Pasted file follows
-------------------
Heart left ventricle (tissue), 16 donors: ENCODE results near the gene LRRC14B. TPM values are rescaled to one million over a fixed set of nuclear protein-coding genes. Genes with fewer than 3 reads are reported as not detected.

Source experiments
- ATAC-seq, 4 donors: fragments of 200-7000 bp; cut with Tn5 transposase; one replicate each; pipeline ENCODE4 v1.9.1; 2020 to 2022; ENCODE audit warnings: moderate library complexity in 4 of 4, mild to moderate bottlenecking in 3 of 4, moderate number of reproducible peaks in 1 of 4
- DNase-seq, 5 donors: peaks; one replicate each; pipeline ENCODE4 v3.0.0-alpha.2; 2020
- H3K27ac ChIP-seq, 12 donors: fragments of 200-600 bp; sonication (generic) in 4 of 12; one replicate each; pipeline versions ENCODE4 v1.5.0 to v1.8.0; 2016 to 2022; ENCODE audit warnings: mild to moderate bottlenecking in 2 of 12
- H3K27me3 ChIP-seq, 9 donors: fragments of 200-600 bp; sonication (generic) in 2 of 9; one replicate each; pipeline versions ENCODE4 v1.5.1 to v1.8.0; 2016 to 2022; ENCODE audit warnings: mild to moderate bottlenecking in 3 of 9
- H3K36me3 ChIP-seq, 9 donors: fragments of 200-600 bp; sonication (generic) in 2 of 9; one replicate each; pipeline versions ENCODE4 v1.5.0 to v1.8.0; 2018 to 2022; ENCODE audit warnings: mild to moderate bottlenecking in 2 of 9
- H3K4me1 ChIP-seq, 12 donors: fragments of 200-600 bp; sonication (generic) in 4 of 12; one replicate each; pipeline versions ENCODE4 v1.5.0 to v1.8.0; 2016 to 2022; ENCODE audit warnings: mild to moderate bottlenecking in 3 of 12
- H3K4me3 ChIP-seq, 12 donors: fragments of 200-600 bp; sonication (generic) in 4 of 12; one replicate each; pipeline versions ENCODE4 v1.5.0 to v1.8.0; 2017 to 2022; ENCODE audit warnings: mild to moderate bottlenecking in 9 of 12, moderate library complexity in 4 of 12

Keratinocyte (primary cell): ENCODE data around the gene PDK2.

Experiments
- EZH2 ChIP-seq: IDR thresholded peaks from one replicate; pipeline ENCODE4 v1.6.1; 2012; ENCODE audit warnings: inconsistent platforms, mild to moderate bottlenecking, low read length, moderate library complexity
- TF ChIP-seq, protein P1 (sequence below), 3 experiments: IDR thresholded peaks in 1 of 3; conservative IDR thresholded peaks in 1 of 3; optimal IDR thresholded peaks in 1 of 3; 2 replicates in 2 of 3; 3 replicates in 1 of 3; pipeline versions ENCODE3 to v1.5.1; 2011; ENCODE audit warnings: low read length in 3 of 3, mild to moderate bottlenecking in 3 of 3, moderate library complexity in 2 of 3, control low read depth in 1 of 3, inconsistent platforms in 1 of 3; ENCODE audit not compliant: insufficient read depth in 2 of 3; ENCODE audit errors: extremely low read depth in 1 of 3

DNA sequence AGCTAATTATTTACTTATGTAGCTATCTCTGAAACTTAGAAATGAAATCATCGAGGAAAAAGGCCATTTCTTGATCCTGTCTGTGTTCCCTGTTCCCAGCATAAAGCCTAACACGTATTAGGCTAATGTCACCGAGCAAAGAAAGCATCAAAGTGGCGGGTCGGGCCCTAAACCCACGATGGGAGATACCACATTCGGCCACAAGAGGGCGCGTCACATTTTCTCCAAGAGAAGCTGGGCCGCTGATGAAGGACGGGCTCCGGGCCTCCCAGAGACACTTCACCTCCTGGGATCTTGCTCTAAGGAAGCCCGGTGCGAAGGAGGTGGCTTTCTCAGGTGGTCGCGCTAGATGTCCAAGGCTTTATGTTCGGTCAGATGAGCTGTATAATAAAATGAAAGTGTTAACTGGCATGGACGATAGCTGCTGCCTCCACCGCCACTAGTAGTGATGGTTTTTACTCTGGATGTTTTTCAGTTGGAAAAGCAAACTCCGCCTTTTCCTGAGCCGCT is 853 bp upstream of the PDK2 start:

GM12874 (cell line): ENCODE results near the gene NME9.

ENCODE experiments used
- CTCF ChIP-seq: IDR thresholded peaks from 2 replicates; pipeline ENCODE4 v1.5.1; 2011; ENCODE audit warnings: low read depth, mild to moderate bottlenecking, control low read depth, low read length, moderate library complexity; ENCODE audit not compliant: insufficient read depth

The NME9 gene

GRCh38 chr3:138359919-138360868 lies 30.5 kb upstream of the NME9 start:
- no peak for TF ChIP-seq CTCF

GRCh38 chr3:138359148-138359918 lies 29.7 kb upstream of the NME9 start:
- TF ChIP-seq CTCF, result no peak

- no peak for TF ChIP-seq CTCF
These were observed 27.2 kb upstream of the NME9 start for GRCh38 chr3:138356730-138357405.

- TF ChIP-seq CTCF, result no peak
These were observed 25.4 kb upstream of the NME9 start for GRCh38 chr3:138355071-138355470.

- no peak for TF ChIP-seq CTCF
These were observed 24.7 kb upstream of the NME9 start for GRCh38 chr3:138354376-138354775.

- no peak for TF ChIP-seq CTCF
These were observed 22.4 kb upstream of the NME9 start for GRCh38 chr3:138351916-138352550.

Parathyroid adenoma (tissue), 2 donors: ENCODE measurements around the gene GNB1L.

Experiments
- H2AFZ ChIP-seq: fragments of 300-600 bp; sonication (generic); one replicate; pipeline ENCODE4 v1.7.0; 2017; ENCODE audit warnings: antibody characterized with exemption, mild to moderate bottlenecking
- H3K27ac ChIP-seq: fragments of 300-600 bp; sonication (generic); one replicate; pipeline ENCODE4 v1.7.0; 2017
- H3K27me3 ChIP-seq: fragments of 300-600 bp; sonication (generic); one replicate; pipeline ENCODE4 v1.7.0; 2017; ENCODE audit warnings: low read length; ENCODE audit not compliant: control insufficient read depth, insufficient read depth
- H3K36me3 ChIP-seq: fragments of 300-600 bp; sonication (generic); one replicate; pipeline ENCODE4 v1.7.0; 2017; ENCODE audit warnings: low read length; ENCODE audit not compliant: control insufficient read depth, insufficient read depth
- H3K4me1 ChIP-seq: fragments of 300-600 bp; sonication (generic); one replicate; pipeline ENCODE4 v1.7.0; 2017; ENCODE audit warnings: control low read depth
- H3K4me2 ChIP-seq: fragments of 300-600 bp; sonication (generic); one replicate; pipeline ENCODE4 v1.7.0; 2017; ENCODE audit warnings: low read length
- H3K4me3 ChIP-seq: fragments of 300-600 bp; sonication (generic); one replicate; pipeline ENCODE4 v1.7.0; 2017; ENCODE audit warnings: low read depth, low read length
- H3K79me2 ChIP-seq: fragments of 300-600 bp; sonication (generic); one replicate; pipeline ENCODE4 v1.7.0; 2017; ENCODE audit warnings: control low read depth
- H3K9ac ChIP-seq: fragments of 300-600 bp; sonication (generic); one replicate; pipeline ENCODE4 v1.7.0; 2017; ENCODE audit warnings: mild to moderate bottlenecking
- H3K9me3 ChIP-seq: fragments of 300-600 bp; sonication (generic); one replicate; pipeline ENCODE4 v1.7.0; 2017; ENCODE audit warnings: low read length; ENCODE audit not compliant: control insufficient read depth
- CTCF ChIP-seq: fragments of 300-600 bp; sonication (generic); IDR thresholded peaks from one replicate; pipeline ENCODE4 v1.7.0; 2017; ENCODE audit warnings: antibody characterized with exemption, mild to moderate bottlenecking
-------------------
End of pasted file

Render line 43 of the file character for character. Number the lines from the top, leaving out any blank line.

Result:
- CTCF ChIP-seq: fragments of 300-600 bp; sonication (generic); IDR thresholded peaks from one replicate; pipeline ENCODE4 v1.7.0; 2017; ENCODE audit warnings: antibody characterized with exemption, mild to moderate bottlenecking